One way I know that the world is flat is that new Bollywood movies open in my town the same day as in India. Last Friday night, my daughter Sara saw Rakeysh Mehra's strange new mainstream movie Rang De Basanti ("Paint It Yellow") at a premiere in Mumbai - one week later I saw it in East Hartford (only because I couldn't make it on the opening Friday night). This is another one of Aamir Khan's "politico-historical" vehicles, as it revisits the brutality of the British occupation of India in the first half of the 20th century. The movie revolves around an attempt by a British neophyte filmmaker to reenact the very real events growing out of the 1919 Jalianwala Bagh massacre, and the revolutionary heroes of the Indian Freedom Movement Chandrashekhar Azad and Bhagat Singh. Throughout the movie there is a back-and-forth between present-day India and British-occupied India in the 1930's. Thus, most of the actors play dual roles. I must say that one of the hardest aspects of the film to swallow was accepting the conceit that the 40 year-old Khan could convincingly play a 20-something present-day BMOC (as he did 5 years ago in the much more entertaining Dil Chahta Hai). One of the nicest touches was the casting of Alice Patten as Sue, the fledgling British filmmaker (who hilariously surprises Khan with her fluent Hindi). Patten herself is the daughter of the last British governor of Hong Kong, making the casting a bit of an echo of the movie's plot.
As Bollywood fare goes, Rang De Basanti is not a great dance or music movie. Parts of the plot are predictable, and the third act is absolutely improbable. Still, this is a "serious" movie with a thought-provoking message about the hopelessness generated by modern Indian corruption. It is a fiercely patriotic movie, but in a perverse kind of way. Imagine for a moment a mainstream American movie which makes patriotic heroes out of a group of assassins who murder a corrupt Secretary of Defense. Even Hollywood wouldn't have the balls to do that, but this is precisely what Mehra offers up, and in doing so harkens back to the equally strange 1998 movie Dil Se.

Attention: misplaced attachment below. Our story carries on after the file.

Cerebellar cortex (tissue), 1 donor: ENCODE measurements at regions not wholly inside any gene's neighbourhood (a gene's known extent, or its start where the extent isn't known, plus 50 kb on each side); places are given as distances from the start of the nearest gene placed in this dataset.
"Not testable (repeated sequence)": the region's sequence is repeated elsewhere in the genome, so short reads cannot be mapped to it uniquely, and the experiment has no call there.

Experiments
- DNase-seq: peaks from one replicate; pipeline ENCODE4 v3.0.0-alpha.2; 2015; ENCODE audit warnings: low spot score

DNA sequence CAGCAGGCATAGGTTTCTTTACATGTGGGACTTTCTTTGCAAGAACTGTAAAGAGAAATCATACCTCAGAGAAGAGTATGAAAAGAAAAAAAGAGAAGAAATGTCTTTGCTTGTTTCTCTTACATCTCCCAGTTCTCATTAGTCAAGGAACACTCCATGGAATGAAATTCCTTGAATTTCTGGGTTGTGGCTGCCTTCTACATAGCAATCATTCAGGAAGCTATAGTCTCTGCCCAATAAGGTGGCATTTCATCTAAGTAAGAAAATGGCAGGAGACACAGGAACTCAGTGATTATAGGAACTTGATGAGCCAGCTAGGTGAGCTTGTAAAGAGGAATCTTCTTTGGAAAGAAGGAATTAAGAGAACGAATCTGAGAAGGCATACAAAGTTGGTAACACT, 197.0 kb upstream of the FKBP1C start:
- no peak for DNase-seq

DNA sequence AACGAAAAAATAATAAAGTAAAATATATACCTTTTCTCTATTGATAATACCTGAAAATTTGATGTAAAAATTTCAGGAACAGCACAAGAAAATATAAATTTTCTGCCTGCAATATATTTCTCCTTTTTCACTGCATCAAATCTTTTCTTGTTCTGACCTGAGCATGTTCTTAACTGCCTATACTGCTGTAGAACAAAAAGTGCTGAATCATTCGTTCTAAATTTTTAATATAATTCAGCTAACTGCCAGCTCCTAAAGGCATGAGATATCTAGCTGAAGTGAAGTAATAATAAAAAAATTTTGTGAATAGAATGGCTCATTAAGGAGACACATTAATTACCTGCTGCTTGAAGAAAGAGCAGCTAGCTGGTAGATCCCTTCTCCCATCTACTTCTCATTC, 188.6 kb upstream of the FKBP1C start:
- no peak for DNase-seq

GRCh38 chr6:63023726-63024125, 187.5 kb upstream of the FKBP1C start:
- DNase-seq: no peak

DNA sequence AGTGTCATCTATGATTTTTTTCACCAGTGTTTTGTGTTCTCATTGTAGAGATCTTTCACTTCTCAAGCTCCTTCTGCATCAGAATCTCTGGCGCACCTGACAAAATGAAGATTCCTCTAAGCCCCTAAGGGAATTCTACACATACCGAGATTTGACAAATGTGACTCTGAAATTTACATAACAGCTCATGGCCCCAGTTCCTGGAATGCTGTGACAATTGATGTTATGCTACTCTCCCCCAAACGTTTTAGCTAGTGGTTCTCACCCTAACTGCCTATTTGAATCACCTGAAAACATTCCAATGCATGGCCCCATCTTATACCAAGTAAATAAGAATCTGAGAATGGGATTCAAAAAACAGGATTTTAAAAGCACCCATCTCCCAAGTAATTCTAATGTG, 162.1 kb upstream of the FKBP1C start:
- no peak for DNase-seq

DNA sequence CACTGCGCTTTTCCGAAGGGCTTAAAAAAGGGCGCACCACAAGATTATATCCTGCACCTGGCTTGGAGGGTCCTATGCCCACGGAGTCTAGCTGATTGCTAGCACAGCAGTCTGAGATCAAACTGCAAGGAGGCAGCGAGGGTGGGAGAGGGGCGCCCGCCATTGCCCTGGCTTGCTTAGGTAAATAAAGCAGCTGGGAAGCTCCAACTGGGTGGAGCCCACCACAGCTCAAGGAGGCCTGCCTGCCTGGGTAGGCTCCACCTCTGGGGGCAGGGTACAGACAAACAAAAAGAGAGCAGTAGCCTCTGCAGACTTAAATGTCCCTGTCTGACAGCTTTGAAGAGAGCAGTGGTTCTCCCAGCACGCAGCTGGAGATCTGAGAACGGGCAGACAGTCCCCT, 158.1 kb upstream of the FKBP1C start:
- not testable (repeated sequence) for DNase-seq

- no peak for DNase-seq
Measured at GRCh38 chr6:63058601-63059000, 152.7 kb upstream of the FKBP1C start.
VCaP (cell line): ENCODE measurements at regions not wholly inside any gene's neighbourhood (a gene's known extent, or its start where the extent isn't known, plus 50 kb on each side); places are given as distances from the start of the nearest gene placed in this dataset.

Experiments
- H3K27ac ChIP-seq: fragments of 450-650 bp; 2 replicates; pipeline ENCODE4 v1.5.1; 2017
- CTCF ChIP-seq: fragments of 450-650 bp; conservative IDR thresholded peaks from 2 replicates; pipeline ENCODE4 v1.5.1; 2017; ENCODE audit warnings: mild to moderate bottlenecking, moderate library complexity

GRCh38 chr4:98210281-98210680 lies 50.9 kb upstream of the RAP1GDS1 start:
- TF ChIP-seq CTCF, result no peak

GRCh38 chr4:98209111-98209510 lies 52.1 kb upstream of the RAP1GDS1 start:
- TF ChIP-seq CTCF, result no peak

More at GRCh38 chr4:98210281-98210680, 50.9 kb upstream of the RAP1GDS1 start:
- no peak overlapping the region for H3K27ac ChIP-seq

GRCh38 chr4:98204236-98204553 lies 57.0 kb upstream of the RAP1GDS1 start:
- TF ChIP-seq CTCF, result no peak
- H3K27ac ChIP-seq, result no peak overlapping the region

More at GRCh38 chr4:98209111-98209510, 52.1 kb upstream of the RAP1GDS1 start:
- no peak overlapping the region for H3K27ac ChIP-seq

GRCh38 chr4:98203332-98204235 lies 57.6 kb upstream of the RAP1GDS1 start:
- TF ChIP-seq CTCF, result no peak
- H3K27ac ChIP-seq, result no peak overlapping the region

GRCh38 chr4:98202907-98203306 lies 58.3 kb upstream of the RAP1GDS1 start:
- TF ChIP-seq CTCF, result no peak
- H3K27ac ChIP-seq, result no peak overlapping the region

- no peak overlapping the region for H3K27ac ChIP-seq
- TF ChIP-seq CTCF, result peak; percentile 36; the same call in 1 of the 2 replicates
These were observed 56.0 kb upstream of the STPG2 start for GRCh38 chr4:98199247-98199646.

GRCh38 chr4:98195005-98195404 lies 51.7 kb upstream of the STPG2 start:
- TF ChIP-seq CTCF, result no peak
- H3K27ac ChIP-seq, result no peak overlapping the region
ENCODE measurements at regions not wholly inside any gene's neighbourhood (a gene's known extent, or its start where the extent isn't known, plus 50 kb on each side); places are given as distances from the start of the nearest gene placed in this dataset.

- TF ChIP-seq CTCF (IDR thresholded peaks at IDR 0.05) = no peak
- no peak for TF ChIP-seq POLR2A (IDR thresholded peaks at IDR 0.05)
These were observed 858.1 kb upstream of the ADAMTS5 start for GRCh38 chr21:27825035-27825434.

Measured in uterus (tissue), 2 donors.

Aamir Khan needs to try something else for his next foray. While still successfully evoking the impish qualities of the infamous Akash character from Dil Chahta Hai, the political seriousness of his roles is becoming tiresome and unidimensional. Clearly a talented actor, this is not one of his better roles.
There is no doubt that the movie leaves you thinking. But it is not a great movie. It has many of all the right elements, but as a mainstream effort, it also has many ridiculous moments that leave you scratching your head -- problems with narrative continuity, a suspension of reality, and a kind of overblown political message. Unlike most Bollywood movies of the last few years, Rang De Basanti requires a great deal of thoughtfulness from its audience, but fails to deliver the goods.